Wow, the school ranks highly in pulling that federal research money (that’s big money, I promise you)…it’s a shame none of it does the students any good. Yes, it’s an old school, and fairly prestigious, and very selective (unlike the other schools in this list).

      So, despite being on this list of shame, I’m going to give Wesleyan something of a pass: people are clearly dying to get in here, and why I don’t see why it’s crushing the students so, but being a very selective school means this place is probably on the up-and-up. That said, if you’re a good enough scholar that you could get into this school, you almost certainly can get a better deal elsewhere. If you want to see what kind of indoctrination Wesleyan students get, here's a nice YouTube video of a Wesleyan grad.

     Stevens Institute of Technology is another private, old school that seems to put the screws to its students. The endowment is only a few hundred million, admittedly not so much considering the 6,000 students the place has…but it’s curious such an esteemed school with a long history can’t do more for its students than be on this list. Stevens is an engineering school, and is probably the only school on this list where taking on such debt isn’t financial suicide. Recall, the only reason to take on debt is to get something that will help you pay off the debt. A degree from Stevens is probably going to be a money-maker, and they have real job placement programs and the connections that only a 100 year old school can have. They are, of course, selective, which again is a hint that we’re looking at a real school, and not just a tuition scammer. It’s possible to be both, unfortunately.

     One school was on the list, then removed:

Three campuses at Everglades University were also in the top ten, and also said they submitted incorrect data. Everglades University did not submit new data and asked to be removed from the list entirely.

     Now this is a flag: when a school puts effort into being below the radar on a list of shame like this, it only draws more attention from people like me.

      Everglades University? I was born and raised in south Florida and have spent a lifetime in academia, never heard of the place. Wiki is helpful, as always. Let me count the flags marking this school as suspicious:

·        85% acceptance rate. They take most everyone, that’s a real hint that they’re in it for the money, not for education.

·        Established 1998. This is when the student loan scam really hit its stride, and I have to be worried here.

·        There are as many “academic staff” as “administrative staff.” They don’t even call them faculty, because they obfuscate the numbers. One of the cute tricks many schools use is they double-classify their administrators and staff as “faculty.” For example, all the librarians are faculty, as are quite a few deans, even if they never actually teach any courses. The fact that this school doesn’t even have faculty, just “academic staff,” and still has more administrators than staff, is a flag that there’s something wrong here.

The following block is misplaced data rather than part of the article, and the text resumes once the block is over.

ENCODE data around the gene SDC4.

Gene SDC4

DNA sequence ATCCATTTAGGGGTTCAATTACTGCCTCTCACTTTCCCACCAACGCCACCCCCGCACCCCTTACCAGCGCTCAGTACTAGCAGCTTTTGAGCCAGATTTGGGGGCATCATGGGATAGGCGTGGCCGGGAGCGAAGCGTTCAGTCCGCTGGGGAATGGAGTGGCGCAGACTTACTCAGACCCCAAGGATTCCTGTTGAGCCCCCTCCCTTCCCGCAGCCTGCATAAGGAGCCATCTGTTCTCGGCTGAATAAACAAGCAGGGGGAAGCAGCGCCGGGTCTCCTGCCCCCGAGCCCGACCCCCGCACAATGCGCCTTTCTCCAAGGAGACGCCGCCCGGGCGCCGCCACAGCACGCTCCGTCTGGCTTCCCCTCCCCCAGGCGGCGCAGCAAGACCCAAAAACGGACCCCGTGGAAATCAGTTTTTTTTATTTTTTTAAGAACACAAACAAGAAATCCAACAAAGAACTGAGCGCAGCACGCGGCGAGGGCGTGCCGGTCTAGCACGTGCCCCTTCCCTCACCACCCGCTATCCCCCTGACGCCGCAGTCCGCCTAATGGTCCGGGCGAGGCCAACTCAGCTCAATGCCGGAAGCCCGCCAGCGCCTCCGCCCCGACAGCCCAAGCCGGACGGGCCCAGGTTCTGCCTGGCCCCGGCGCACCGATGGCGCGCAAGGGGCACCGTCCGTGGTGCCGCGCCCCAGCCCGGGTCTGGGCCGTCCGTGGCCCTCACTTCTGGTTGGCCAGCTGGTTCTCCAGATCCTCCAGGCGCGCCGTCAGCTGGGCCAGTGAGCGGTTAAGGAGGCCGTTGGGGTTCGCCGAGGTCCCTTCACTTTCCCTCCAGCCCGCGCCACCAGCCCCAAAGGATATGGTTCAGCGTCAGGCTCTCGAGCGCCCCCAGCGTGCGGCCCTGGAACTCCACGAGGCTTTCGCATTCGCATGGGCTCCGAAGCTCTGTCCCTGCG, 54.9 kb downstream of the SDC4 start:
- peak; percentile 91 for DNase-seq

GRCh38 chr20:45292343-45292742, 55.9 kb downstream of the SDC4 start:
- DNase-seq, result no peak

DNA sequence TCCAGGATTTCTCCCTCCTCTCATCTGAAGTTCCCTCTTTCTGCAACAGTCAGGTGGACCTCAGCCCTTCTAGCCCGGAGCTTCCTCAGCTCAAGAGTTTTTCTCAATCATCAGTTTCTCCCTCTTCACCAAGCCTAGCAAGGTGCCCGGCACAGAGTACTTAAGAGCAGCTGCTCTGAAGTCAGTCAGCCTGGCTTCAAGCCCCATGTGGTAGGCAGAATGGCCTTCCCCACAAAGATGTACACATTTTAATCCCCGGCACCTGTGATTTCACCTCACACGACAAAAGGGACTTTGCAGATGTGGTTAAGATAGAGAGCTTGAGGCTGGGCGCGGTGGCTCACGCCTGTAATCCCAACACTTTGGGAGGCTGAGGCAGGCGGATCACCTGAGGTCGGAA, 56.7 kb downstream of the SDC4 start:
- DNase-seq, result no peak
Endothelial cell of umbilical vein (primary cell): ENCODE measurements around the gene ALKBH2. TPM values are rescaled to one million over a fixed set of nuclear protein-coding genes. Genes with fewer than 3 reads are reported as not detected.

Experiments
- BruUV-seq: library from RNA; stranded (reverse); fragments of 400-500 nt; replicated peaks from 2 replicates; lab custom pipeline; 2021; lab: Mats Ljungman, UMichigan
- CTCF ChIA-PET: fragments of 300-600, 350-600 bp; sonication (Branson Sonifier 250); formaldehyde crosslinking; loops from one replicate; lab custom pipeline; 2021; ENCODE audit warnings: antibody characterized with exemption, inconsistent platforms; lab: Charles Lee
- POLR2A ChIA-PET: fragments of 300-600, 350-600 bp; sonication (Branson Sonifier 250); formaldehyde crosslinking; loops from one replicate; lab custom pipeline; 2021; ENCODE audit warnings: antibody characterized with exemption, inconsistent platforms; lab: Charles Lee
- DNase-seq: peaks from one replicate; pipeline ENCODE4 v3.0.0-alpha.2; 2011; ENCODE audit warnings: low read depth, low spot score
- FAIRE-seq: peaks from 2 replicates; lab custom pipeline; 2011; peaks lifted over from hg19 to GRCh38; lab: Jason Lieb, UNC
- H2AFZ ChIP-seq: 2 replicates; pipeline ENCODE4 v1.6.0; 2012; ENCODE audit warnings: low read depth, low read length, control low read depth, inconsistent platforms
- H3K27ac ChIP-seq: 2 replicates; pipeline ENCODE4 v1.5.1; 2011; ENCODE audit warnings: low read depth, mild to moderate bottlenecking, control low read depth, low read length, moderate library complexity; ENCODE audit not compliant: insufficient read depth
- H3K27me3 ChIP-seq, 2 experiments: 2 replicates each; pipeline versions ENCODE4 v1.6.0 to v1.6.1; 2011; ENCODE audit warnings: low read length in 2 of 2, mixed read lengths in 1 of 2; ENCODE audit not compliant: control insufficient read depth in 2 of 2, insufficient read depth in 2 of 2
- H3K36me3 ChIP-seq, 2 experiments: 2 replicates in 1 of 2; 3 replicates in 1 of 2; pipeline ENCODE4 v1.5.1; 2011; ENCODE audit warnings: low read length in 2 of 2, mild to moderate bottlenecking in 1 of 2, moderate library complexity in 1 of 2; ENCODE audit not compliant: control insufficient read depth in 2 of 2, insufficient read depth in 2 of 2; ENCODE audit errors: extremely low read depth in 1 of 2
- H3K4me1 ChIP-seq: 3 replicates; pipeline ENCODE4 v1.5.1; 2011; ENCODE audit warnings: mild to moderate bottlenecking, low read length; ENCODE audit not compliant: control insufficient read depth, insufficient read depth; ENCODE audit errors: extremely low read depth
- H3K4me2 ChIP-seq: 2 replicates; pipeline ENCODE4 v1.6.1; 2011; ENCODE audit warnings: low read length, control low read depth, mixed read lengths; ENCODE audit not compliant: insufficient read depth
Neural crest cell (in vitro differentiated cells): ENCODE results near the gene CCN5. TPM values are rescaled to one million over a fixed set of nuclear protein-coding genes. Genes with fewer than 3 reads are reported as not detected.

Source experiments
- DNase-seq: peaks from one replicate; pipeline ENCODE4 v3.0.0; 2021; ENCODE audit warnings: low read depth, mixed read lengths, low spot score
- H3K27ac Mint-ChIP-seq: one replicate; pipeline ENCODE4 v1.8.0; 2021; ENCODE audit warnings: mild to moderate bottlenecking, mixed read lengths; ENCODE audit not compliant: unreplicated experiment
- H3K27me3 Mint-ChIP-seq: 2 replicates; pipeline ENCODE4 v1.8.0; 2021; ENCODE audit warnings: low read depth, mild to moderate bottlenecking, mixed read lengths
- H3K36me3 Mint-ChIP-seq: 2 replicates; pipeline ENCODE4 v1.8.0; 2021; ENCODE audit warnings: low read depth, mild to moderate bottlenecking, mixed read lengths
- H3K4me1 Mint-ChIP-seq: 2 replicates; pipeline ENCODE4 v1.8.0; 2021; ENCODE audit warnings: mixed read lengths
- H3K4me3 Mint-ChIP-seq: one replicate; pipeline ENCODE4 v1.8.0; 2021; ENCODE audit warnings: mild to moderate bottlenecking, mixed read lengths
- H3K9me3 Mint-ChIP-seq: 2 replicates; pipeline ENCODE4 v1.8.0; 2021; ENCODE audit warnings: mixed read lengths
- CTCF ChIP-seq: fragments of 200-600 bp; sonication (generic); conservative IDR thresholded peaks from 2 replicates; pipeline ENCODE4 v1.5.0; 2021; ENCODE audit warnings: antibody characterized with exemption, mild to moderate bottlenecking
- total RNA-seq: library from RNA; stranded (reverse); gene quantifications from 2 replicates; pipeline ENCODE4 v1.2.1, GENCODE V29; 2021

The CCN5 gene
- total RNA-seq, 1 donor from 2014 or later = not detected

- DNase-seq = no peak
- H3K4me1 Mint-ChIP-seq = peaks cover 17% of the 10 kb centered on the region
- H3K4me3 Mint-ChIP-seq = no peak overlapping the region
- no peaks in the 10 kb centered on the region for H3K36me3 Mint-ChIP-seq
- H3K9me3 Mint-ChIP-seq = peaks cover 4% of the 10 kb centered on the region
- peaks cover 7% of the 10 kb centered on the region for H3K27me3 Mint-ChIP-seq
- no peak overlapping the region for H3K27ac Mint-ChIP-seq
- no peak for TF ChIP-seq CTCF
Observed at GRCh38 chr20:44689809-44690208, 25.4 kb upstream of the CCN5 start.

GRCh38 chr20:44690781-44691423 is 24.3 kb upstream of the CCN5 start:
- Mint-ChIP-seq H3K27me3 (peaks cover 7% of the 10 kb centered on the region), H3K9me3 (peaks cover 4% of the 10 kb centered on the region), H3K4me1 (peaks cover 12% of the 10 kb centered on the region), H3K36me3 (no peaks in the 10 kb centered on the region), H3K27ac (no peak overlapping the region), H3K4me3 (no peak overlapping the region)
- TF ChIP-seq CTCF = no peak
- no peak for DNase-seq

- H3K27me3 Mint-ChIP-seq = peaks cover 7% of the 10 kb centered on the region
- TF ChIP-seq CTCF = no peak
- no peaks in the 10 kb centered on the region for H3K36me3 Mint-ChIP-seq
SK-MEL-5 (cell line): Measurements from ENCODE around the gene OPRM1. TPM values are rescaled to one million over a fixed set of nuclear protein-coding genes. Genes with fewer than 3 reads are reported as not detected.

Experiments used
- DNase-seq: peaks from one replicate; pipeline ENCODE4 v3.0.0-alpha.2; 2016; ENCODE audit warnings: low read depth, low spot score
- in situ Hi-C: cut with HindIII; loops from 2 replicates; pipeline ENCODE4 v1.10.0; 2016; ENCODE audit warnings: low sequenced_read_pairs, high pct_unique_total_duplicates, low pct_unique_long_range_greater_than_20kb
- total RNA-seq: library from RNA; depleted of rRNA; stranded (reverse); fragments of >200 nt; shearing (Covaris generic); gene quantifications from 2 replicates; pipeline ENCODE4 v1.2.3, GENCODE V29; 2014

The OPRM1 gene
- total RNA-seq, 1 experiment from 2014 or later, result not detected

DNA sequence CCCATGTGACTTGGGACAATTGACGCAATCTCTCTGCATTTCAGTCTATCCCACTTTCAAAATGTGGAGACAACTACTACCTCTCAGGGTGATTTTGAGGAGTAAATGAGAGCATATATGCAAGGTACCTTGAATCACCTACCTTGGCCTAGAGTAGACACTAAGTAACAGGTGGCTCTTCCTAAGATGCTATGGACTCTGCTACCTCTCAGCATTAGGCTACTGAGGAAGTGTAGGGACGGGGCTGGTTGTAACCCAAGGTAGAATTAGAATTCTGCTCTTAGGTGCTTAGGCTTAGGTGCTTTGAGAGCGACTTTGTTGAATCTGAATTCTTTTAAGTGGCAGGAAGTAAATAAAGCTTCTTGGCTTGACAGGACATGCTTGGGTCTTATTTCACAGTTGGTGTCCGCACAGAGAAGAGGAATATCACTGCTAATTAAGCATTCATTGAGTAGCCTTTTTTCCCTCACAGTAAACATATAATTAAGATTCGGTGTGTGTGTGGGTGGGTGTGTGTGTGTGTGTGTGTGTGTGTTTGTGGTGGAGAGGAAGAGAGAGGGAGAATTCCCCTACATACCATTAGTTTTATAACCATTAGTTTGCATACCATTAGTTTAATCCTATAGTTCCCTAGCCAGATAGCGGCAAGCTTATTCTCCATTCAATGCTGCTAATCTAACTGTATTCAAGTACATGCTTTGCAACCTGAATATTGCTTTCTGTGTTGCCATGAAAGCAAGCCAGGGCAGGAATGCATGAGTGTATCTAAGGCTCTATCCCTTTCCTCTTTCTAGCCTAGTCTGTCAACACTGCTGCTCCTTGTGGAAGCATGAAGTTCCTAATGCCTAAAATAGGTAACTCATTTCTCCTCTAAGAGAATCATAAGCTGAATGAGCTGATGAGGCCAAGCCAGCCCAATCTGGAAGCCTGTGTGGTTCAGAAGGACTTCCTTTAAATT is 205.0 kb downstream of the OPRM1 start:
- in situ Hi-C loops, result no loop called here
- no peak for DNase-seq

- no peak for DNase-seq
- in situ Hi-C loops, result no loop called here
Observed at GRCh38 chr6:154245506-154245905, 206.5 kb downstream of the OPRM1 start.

Following the trail of ownership here is amazing. 

Arthur and Belinda Keiser - the owners of Keiser University - purchased American Flyers College (American Flyers, Inc.), then changed the name to Everglades College
In 2011, Everglades University purchased Keiser University, a Florida-based for-profit chain[11] which then became a nonprofit college.[9]

     So, the Keisers, owners of Keiser University, buy Everglades, and then a few years later Everglades buys Keiser University. Accreditation rules prevent conflicts of interest, but such rules (heck, all rules) are waived as long as accreditation dues are paid…it sure looks like there’s something fishy here.

     Bottom line, “for profit” schools have such a scummy reputation that it just makes more sense to call the school “non profit” and then use accounting legerdemain to still reap huge profits even if the school, theoretically, isn’t trying to make a profit. This is, obviously, what’s happening here, and I would run, run, away from this place.

      We really need to start following our schools more carefully. The student loan scam, along with minimal accreditation procedures, has made it far too profitable to open a school, charge whatever it wants for tuition, and create huge profits. Years later, the students graduate with mountains of debt, and don’t even have a clue what happened.

     I doubt even a single one of these large-debt schools could survive one year without the student loan scam. Without the loans, these places would be forced to charge far more reasonable tuition, and cut back many non-education related staff/admin.

     Only the owners and administrators of these schools are benefiting from the student loan scam, and, once again, it’s clear we need to stop the easy student loan system.